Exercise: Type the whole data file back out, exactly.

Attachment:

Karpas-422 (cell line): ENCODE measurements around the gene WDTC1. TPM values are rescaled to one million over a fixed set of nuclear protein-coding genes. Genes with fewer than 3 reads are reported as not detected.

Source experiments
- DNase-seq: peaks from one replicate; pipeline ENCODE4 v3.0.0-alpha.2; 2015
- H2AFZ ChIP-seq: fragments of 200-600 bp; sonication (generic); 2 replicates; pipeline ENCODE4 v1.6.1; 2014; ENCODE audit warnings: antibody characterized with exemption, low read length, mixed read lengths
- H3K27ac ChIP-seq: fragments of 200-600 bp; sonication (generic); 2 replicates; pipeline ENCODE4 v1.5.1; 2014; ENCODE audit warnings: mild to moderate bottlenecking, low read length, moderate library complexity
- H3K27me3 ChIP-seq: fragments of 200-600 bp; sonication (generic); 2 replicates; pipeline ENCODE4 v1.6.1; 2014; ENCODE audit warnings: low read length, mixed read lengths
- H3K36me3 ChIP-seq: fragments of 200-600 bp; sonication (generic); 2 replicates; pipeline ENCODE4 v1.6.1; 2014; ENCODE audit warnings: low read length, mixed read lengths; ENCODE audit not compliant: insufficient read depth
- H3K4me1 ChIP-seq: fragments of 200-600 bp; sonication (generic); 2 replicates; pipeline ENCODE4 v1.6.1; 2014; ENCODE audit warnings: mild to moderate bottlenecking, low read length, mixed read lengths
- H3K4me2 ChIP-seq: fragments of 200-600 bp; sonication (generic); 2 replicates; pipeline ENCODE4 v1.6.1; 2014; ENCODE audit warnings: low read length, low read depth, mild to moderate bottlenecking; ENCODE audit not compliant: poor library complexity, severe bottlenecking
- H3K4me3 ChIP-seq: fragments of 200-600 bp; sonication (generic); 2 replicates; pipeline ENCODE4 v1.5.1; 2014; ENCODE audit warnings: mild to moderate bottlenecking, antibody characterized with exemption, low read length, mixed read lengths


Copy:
Karpas-422 (cell line): ENCODE measurements around the gene WDTC1. TPM values are rescaled to one million over a fixed set of nuclear protein-coding genes. Genes with fewer than 3 reads are reported as not detected.

Source experiments
- DNase-seq: peaks from one replicate; pipeline ENCODE4 v3.0.0-alpha.2; 2015
- H2AFZ ChIP-seq: fragments of 200-600 bp; sonication (generic); 2 replicates; pipeline ENCODE4 v1.6.1; 2014; ENCODE audit warnings: antibody characterized with exemption, low read length, mixed read lengths
- H3K27ac ChIP-seq: fragments of 200-600 bp; sonication (generic); 2 replicates; pipeline ENCODE4 v1.5.1; 2014; ENCODE audit warnings: mild to moderate bottlenecking, low read length, moderate library complexity
- H3K27me3 ChIP-seq: fragments of 200-600 bp; sonication (generic); 2 replicates; pipeline ENCODE4 v1.6.1; 2014; ENCODE audit warnings: low read length, mixed read lengths
- H3K36me3 ChIP-seq: fragments of 200-600 bp; sonication (generic); 2 replicates; pipeline ENCODE4 v1.6.1; 2014; ENCODE audit warnings: low read length, mixed read lengths; ENCODE audit not compliant: insufficient read depth
- H3K4me1 ChIP-seq: fragments of 200-600 bp; sonication (generic); 2 replicates; pipeline ENCODE4 v1.6.1; 2014; ENCODE audit warnings: mild to moderate bottlenecking, low read length, mixed read lengths
- H3K4me2 ChIP-seq: fragments of 200-600 bp; sonication (generic); 2 replicates; pipeline ENCODE4 v1.6.1; 2014; ENCODE audit warnings: low read length, low read depth, mild to moderate bottlenecking; ENCODE audit not compliant: poor library complexity, severe bottlenecking
- H3K4me3 ChIP-seq: fragments of 200-600 bp; sonication (generic); 2 replicates; pipeline ENCODE4 v1.5.1; 2014; ENCODE audit warnings: mild to moderate bottlenecking, antibody characterized with exemption, low read length, mixed read lengths